by Nicolas Debon
This work of graphic non-fiction -- a bio-graphic, if you will -- presents the straightforward account of the life of The World's Strongest Man, circa 1900. The tale is told by Cyr to his daughter on the eve of his last performance, having been told by his doctor only moments earlier that he must stop as his profession is killing him. In the autumn of his days Cyr owns his own circus and has been the star performer but now must make the difficult decision to go out while he's at the top of his game.
In softened tints of browns and blues Debon recounts Cyr's life story in a way that almost suggests a Hugo-esque (as in Victor Hugo) portrait of a man with a single destiny. The problem is that his destiny seems very much set at an early age and the bumps along the way give no hint at anything more foreboding as some lean years working in a bar. It is a genteel portrait, one that well fits an American's impression of his northern neighbor, the story of a French Canadian who set many weight-lifting records, some of which are still on the books.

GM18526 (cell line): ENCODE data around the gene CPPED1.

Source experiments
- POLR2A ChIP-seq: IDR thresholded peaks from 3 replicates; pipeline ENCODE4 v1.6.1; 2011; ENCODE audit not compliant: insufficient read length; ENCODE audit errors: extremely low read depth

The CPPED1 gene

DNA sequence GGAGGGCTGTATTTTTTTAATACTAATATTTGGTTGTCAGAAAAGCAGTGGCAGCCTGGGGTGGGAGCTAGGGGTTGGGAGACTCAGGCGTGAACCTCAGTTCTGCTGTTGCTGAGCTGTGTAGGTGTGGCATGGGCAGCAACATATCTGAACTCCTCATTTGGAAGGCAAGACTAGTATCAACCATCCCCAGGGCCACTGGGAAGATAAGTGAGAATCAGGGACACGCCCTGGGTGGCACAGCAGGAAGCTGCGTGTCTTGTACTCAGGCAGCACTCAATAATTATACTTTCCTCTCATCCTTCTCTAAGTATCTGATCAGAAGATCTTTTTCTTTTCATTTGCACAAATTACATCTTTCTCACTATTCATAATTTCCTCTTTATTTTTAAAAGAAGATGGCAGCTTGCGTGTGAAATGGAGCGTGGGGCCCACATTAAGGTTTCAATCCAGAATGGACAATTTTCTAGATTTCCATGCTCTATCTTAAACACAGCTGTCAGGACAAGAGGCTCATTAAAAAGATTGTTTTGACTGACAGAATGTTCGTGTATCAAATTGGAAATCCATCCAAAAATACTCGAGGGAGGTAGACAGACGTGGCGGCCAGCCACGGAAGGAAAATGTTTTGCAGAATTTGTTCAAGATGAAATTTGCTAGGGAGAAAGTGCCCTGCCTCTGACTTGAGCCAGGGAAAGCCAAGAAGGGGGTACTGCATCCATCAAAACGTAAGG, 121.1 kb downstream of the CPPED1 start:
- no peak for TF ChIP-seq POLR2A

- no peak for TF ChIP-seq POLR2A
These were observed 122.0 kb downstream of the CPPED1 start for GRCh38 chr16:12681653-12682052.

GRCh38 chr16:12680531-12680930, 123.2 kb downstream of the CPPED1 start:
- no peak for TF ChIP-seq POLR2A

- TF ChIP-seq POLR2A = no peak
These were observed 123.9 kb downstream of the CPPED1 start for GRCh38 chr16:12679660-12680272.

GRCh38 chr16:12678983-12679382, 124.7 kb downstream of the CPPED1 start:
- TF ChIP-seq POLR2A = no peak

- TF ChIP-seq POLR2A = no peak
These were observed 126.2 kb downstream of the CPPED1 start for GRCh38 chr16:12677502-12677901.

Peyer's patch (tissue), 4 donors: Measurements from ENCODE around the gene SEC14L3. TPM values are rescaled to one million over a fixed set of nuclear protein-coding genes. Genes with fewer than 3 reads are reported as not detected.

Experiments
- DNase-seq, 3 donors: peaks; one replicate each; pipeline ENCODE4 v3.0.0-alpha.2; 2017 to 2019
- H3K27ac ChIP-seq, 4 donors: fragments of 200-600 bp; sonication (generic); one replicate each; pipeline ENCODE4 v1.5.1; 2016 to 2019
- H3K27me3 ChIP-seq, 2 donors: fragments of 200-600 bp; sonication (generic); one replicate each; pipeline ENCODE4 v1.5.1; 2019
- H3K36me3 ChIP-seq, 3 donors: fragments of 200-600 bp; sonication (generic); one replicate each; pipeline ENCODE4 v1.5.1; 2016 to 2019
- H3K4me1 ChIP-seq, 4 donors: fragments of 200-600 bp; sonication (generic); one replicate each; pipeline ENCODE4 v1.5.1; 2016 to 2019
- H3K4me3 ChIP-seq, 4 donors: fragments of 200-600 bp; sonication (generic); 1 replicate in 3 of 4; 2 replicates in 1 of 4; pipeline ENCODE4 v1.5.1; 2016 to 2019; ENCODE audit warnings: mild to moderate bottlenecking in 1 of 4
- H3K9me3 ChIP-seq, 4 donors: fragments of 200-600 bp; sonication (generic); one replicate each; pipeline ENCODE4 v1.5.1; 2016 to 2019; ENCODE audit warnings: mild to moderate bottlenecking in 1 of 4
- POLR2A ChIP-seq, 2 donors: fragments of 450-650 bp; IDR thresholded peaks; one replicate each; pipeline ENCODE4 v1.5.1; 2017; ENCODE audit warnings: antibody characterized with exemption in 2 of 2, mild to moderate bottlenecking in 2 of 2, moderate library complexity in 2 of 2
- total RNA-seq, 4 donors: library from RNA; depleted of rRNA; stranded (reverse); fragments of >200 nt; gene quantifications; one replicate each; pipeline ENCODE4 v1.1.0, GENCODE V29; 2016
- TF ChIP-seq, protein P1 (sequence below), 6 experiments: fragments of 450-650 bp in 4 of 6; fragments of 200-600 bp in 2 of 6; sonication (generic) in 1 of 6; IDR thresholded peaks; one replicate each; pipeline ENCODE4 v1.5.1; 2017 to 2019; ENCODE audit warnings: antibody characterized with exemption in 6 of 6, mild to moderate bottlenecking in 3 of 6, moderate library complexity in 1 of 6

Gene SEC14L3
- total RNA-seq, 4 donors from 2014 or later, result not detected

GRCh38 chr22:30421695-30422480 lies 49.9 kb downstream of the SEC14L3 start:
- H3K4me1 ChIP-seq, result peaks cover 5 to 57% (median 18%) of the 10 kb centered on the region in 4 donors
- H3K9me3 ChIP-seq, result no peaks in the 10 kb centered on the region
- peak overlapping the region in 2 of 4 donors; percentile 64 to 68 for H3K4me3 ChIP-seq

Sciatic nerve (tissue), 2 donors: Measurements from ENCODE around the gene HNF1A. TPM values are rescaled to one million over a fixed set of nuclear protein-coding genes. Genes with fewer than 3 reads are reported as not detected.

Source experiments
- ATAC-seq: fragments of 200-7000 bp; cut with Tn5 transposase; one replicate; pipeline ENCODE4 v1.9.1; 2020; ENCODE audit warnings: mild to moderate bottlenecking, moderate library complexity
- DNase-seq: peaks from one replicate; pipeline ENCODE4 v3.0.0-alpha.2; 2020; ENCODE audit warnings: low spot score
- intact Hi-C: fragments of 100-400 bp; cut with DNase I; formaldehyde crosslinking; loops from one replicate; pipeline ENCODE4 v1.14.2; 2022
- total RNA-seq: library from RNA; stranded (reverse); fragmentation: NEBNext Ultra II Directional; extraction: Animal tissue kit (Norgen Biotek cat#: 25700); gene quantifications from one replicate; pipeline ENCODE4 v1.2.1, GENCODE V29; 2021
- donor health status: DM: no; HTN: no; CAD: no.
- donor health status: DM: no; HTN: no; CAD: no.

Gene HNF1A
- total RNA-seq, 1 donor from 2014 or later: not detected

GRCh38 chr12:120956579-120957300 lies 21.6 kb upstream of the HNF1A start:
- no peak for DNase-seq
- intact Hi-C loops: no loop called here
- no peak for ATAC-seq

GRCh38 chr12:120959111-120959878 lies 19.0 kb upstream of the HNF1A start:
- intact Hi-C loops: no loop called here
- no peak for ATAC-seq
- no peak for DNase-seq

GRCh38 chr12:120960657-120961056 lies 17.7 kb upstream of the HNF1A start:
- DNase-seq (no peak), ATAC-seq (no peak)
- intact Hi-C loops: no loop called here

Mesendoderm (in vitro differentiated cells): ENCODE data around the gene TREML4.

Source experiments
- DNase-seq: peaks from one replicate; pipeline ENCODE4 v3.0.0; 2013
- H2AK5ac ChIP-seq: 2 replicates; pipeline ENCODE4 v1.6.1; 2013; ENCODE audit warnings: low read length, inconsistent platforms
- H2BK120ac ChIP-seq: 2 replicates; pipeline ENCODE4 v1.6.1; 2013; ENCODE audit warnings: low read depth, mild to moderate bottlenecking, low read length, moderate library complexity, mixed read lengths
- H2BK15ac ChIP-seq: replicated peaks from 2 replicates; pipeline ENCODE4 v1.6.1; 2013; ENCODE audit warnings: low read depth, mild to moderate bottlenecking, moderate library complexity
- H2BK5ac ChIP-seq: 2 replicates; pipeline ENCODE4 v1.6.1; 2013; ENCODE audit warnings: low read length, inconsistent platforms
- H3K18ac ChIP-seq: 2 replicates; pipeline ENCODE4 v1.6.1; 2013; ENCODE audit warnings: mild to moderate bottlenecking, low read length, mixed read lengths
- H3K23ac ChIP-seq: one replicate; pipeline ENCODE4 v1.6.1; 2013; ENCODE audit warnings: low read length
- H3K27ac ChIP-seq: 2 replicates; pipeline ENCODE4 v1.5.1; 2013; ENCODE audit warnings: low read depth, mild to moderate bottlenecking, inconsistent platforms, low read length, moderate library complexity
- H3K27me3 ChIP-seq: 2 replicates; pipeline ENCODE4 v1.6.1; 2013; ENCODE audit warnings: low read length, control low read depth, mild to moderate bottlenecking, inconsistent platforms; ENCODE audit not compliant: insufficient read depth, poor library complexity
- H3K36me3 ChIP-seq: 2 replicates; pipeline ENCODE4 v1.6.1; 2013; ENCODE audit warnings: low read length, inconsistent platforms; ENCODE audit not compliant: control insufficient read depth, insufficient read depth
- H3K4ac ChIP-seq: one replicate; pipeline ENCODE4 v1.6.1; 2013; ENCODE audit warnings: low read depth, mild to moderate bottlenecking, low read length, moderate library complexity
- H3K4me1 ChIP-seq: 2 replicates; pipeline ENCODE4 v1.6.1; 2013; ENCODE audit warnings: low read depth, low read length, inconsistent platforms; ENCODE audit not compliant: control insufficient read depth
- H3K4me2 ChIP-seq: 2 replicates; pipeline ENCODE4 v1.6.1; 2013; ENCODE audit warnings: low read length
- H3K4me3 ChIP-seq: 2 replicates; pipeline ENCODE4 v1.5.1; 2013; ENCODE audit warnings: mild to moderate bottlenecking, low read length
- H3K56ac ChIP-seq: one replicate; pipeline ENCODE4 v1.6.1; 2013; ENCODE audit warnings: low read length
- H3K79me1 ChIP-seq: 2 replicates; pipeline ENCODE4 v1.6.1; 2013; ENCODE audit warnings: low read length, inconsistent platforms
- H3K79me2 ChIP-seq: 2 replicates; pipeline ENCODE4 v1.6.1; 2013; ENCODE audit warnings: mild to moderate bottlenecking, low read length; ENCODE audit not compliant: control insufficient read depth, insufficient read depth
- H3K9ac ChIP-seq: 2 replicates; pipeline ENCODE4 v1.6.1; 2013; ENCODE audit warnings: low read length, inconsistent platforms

I was hipped to this by Fuse#8 and I think she does a much better job with the summary than I do, but I have say that in the end I felt the effort left me wanting more. More about the times Cyr was living in, the political and social climates, more about who he was and how he felt about his place in the world. I'm not asking that an otherwise normal life be given a false drama, or have extraneous outside influences added for effect. There is simple, and there is quiet, and this is a little too much of both. If those are the differences between American and Canadian tastes, so be it, but somehow I don't think so.